Proestrus (P): Predominantly epithelial cells, usually in significant numbers.
Early Estrus (E1): Predominantly cornified cells, usually seen as small groups or isolated cells.
Late Estrus (E2): Predominantly cornified cells usually seen as clumps of cells.
Metestrus (M): Large numbers of leucocytes with discrete clumps of cornified cells.

The estrous cycles are classified according to the following criteria:

Normal estrus: The pattern of daily stages of estrus show a four to five day cycle, which is generally repeated over 21 days.
Extended estrus: The observation of a predominance of epithelial/cornified cells for more than two days for more than one estrous cycle.
Extended di-estrus: The predominant cell type is the leucocyte for more than three consecutive days over more than one estrous cycle.
Irregular cycle: An irregular length of estrous cycle is observed over the 21 day evaluation period.
Acyclic: No evidence of an estrous cycle is observed over the 21 day evaluation period.
Sacrifice and pathology:
Necropsy
On completion of the dosing period all animals were killed by intravenous overdose of a suitable barbiturate agent followed by exsanguination.
All animals were subjected to a full external and internal examination, and any macroscopic abnormalities were recorded.

Organ Weights
The following organs, removed from animals that were killed at the end of the study, were dissected free from fat and weighed before fixation:
Adrenals, Ovaries, Brain, Spleen, Epididymides, Testes, Heart, Thymus, Kidneys, Uterus, Liver.


Histopathology
Samples of the following tissues were removed from all animals and preserved in buffered 10 % formalin, except where stated:

Adrenals
Ovaries
Aorta (thoracic)
Pancreas
Bone & bone marrow (femur including stifle joint)•
Pituitary
Bone & bone marrow (sternum)
Prostate
Brain (including cerebrum, cerebellum and pons)
Rectum
Caecum
Salivary glands (submaxillary)
Colon
Sciatic nerve
Duodenum
Seminal vesicles
Epididymides ♦
Skin (hind limb)
Eyes*
Spinal cord (cervical, mid-thoracic and lumbar)
Gross lesions
Heart
Spleen
Ileum (including Peyer’s patches)
Stomach
Jejunum
Testes ♦
Kidneys
Thymus
Liver
Thyroid/Parathyroid
Lungs (with bronchi) #
Tongue•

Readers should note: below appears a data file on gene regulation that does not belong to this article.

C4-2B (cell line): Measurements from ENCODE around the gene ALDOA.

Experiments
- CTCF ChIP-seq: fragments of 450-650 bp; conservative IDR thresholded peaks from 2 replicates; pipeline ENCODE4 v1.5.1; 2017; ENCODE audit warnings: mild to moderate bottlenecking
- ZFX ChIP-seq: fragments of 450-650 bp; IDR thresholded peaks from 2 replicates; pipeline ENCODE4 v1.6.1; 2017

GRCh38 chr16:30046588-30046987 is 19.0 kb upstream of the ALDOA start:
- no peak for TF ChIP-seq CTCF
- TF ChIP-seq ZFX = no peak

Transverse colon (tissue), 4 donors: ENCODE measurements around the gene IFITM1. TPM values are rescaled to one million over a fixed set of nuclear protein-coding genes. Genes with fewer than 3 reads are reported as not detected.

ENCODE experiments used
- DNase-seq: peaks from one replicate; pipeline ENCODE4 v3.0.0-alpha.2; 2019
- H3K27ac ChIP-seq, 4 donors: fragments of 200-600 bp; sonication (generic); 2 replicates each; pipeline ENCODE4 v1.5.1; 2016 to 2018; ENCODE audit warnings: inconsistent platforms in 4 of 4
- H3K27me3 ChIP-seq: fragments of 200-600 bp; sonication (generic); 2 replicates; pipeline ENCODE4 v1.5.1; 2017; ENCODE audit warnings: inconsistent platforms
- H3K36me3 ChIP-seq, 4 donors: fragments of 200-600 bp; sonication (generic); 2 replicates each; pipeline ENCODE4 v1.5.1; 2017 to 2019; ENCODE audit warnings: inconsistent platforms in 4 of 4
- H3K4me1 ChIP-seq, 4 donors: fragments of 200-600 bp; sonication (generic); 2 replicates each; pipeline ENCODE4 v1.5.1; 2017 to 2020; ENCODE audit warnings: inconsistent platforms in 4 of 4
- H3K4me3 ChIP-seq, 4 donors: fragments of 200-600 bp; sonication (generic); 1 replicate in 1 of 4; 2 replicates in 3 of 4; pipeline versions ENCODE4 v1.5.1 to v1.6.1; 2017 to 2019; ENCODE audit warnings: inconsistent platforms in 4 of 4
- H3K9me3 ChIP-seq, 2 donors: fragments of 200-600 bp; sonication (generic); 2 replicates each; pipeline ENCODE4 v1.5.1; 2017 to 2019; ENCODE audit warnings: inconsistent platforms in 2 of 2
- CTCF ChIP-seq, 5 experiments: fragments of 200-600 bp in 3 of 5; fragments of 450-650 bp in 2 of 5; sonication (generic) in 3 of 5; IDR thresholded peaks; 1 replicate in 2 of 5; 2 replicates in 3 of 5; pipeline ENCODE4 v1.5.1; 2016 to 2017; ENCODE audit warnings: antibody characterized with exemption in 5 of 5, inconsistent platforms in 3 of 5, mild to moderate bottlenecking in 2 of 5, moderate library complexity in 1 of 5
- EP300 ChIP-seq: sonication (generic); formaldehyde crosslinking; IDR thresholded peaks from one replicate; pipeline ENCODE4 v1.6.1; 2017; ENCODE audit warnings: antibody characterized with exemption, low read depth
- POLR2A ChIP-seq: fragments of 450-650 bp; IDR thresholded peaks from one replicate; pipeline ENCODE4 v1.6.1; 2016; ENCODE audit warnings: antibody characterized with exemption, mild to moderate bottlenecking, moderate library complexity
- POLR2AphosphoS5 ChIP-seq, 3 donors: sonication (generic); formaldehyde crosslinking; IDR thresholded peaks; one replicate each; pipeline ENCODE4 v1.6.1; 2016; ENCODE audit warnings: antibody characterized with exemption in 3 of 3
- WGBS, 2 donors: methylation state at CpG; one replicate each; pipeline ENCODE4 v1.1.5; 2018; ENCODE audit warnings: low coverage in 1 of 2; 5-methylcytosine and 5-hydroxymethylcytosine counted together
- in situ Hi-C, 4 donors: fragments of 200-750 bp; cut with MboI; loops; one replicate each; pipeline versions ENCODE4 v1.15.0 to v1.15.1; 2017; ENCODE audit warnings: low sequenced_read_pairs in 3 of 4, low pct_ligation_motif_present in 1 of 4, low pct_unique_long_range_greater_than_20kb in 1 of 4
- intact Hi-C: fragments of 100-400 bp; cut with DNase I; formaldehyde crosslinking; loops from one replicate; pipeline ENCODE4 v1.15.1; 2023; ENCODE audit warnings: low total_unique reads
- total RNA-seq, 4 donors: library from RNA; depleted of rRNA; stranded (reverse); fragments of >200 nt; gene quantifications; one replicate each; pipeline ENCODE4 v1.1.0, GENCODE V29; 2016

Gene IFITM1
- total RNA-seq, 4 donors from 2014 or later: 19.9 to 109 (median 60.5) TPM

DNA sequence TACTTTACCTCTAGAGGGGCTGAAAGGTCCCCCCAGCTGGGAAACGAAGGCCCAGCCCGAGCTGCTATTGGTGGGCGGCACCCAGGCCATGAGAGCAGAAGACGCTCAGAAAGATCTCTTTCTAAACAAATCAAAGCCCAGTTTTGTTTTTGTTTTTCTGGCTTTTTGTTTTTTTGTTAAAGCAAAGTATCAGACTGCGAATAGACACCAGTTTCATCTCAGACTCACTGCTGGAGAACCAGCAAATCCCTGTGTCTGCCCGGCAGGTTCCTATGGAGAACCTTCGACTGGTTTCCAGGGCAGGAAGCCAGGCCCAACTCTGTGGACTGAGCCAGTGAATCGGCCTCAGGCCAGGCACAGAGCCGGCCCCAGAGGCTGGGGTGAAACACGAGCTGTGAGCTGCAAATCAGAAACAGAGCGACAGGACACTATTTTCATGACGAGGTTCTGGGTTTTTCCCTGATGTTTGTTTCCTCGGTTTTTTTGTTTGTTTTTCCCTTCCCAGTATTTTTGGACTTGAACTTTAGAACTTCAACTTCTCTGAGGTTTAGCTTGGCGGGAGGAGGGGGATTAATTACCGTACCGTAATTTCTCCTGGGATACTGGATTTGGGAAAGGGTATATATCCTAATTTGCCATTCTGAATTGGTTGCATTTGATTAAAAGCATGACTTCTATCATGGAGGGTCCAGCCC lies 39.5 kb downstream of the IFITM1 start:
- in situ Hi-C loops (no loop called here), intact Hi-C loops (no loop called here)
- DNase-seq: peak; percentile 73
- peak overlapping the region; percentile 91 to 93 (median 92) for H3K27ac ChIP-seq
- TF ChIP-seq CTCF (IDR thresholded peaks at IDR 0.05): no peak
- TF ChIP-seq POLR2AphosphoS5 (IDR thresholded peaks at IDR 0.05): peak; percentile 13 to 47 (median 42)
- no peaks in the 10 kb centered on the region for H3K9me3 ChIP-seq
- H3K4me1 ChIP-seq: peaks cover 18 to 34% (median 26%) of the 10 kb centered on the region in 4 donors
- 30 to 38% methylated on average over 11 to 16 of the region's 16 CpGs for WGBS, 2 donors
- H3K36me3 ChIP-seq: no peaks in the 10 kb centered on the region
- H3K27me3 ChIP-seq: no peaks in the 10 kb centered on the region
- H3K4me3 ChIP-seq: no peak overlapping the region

Lymph nodes (mandibular and mesenteric)
Trachea
Mammary glands
Urinary bladder
Muscle (skeletal)•
Uterus
Oesophagus

• Retained only and not processed
♦ Preserved in Bouin’s fluid and then transferred to Industrial Methylated Spirits (IMS) approximately 48 hours later
* Eyes fixed in Davidson’s fluid
# Lungs were inflated to approximately normal inspiratory volume with buffered 10% formalin before immersion in fixative

All tissues from control and 1000 mg/kg bw/day dose group animals were prepared as paraffin blocks, sectioned at a nominal thickness of 5 µm and stained with Haematoxylin and Eosin for subsequent microscopic examination. Any macroscopically observed lesions were also processed.
Other examinations:
Semen Analysis
At necropsy of adult males the following evaluations were performed:
i) The left testis and epididymis were removed, dissected from connective tissue and weighed separately.
ii) For the testis, the tunica albuginea was removed and the testicular tissue stored frozen at approximately -20 ºC.
iii) For the epididymis the distal region was incised and a sample of the luminal fluid collected and transferred to a buffer solution for analysis of sperm motility. Approximately 200 individual sperm were assessed using an automated semen analyser, to determine the number of motile, progressively motile and non-motile sperm. The characteristics of motile sperm were also identified using the computer assisted sperm analyser (Hamilton-Thorne TOX IVOS system).
iv) The cauda epididymis was separated from the body of the epididymis, and then weighed. The cauda epididymis was then frozen at approximately -20 ºC.
Statistics:
Where considered appropriate, quantitative data was subjected to statistical analysis to detect the significance of intergroup differences from control; statistical significance was achieved at a level of p<0.05. Statistical analysis was performed on the following parameters:

Grip Strength, Motor Activity, Body Weight Change, Haematology, Blood Chemistry, Urinalysis (Volume and Specific Gravity), Absolute Organ Weights, Body Weight-Relative Organ Weights.

Data were analysed using the decision tree from the ProvantisTM Tables and Statistics Module as detailed as follows:

Where appropriate, data transformations were performed using the most suitable method. The homogeneity of variance from mean values was analysed using Bartlett’s test. Intergroup variance were assessed using suitable ANOVA, or if required, ANCOVA with appropriate covarities. Any transformed data were analysed to find the lowest treatment level that showed a significant effect using the Williams Test for parametric data or the Shirley Test for non-parametric data. If no dose response was found but the data shows non-homogeneity of means, the data were analysed by a stepwise Dunnett’s (parametric) or Steel (non-parametric) test to determine significant difference from the control group. Where the data were unsuitable for these analyses, pair-wise tests was performed using the Student t-test (parametric) or the Mann-Whitney U test (non-parametric).

Probability values (p) are presented as follows:
p<0.01 **
p<0.05 *
p>0.05 (not significant)

Results and discussion

Results of examinations

Clinical signs:
no effects observed
Mortality: